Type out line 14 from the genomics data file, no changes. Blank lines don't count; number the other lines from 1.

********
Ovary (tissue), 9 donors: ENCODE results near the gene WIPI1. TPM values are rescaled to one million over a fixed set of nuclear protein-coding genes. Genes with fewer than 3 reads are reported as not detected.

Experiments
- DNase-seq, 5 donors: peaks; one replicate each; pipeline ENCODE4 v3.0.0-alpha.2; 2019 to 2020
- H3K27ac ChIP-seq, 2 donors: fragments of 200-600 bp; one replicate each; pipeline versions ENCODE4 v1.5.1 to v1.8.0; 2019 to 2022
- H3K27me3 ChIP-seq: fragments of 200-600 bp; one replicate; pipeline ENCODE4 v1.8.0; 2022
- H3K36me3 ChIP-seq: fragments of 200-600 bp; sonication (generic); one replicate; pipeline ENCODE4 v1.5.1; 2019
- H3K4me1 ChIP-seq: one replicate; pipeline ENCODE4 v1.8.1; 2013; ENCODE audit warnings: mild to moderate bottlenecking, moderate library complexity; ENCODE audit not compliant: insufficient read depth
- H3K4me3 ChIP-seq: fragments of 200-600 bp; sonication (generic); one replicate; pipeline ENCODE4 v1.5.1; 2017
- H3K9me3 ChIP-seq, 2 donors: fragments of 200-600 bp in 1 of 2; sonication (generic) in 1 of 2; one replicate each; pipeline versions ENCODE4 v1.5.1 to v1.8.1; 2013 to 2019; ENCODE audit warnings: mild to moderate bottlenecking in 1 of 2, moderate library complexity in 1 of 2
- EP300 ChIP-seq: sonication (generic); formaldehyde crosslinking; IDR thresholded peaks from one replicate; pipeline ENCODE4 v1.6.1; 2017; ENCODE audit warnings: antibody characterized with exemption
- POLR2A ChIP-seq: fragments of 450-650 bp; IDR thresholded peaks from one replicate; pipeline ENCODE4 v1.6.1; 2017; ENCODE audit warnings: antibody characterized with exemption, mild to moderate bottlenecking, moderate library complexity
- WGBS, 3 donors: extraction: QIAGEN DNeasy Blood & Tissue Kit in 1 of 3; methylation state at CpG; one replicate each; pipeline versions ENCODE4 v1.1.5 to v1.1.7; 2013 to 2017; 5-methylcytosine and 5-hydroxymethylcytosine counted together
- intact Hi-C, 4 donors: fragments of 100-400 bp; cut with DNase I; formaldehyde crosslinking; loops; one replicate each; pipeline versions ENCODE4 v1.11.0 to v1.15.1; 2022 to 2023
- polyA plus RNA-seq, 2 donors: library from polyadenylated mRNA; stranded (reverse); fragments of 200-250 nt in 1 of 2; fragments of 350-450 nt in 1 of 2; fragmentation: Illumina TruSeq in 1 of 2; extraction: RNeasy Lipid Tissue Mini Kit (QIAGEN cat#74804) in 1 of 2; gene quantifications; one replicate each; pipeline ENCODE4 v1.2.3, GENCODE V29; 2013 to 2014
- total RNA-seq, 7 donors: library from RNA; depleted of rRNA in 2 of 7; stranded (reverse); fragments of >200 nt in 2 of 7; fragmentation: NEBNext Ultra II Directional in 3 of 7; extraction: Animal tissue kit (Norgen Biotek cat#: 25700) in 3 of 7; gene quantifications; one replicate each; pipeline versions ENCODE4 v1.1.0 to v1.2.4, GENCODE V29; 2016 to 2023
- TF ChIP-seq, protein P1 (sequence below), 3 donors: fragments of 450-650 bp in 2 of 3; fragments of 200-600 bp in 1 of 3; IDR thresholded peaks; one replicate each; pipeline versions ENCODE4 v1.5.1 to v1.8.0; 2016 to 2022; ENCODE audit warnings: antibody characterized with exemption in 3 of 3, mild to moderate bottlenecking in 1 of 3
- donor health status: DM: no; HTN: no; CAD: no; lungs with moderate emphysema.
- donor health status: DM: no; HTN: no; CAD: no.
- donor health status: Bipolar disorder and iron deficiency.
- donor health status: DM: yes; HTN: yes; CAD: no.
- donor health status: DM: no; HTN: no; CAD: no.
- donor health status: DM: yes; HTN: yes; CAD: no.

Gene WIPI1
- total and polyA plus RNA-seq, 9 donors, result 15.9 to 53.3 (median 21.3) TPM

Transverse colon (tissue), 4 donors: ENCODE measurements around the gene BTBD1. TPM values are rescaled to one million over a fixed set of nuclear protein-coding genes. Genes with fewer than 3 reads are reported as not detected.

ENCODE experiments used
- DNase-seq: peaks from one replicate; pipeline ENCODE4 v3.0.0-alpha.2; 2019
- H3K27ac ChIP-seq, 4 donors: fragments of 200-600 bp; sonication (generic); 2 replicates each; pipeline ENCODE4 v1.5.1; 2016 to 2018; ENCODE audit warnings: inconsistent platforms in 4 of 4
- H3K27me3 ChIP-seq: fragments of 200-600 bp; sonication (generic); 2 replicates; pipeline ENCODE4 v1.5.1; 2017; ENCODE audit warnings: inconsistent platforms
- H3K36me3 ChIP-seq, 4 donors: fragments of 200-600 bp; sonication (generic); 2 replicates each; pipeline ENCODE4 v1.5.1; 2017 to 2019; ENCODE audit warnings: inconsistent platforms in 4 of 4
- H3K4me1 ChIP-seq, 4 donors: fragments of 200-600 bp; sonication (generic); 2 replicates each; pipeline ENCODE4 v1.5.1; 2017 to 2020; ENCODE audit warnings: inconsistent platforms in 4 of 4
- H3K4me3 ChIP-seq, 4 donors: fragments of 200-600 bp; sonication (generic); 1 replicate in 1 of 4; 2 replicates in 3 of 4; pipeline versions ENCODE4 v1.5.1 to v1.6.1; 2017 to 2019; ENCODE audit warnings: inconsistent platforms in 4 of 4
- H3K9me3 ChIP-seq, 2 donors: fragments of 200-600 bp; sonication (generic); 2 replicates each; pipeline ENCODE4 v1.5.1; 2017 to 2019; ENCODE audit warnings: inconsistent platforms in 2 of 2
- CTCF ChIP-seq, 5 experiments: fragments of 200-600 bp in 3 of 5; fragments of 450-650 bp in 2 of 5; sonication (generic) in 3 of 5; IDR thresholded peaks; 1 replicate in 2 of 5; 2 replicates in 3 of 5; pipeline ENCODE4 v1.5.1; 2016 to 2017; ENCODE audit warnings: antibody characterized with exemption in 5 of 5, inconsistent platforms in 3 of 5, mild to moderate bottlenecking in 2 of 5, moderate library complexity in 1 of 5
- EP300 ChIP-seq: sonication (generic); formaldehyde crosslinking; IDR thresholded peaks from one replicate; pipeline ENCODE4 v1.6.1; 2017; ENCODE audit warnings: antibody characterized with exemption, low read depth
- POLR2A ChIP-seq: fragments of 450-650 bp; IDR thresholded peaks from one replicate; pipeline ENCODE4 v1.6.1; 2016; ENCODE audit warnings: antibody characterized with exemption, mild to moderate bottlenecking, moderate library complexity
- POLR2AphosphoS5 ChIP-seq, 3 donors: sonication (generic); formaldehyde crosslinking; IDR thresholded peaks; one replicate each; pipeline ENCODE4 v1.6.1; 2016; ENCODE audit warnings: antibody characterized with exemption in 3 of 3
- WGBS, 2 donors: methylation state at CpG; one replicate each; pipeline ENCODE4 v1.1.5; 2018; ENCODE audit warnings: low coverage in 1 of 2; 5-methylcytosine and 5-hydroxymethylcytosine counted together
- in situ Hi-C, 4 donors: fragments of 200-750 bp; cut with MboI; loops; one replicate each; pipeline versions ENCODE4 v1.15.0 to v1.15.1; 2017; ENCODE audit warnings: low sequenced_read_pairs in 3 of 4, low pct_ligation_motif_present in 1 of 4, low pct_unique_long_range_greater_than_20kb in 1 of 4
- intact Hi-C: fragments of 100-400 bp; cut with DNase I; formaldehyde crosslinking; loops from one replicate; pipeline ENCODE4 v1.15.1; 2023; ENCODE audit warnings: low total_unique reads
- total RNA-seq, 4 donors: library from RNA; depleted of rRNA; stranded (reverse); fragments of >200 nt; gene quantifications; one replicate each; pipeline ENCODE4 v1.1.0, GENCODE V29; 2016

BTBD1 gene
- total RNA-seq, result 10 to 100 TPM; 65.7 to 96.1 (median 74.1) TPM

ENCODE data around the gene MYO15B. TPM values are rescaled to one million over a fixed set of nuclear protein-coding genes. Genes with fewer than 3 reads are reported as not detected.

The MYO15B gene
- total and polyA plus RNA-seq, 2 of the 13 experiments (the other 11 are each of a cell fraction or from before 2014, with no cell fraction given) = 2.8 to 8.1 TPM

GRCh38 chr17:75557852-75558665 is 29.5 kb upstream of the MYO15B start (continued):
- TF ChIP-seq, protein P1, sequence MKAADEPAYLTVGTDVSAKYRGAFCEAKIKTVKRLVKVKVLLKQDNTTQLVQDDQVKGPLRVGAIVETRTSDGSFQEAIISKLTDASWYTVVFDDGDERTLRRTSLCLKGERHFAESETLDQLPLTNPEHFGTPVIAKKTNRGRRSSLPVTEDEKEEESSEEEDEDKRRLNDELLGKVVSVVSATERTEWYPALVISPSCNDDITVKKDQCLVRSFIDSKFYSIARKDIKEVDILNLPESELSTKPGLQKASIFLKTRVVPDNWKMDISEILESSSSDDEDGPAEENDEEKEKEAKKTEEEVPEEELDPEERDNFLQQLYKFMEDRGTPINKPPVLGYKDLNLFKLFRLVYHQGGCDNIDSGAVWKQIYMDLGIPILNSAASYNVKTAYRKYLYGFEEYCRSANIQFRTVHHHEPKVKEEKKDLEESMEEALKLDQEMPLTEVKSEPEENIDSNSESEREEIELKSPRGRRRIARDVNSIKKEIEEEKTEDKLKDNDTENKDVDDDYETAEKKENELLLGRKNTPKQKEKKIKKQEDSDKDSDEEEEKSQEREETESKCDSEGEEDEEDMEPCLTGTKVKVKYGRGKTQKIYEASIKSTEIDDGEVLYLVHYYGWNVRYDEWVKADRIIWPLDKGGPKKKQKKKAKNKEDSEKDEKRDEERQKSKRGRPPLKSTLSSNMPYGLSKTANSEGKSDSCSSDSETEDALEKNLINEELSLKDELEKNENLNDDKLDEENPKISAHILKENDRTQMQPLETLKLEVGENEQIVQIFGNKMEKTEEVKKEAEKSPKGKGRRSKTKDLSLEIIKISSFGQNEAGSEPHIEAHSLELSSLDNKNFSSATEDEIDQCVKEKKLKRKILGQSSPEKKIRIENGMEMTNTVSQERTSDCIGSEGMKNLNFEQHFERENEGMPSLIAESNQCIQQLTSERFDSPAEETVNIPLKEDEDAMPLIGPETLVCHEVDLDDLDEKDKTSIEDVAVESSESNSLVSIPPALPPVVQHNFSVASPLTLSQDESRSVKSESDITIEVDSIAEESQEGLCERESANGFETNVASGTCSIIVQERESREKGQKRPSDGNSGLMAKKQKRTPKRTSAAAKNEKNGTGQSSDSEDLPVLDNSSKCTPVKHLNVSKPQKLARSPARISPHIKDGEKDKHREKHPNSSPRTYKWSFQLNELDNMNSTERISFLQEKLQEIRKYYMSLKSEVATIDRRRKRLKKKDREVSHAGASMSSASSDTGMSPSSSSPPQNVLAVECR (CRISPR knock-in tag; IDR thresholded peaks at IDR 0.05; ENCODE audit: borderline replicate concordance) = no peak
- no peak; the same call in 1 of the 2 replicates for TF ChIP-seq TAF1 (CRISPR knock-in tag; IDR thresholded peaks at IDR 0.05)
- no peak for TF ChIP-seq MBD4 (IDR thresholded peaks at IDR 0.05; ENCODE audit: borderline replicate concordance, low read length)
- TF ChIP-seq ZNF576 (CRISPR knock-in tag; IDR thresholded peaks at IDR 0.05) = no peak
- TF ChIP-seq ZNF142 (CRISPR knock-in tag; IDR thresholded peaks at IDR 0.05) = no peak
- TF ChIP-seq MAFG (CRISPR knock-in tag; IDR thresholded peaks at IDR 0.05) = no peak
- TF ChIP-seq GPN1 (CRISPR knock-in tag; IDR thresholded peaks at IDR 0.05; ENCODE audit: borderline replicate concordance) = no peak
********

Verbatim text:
- polyA plus RNA-seq, 2 donors: library from polyadenylated mRNA; stranded (reverse); fragments of 200-250 nt in 1 of 2; fragments of 350-450 nt in 1 of 2; fragmentation: Illumina TruSeq in 1 of 2; extraction: RNeasy Lipid Tissue Mini Kit (QIAGEN cat#74804) in 1 of 2; gene quantifications; one replicate each; pipeline ENCODE4 v1.2.3, GENCODE V29; 2013 to 2014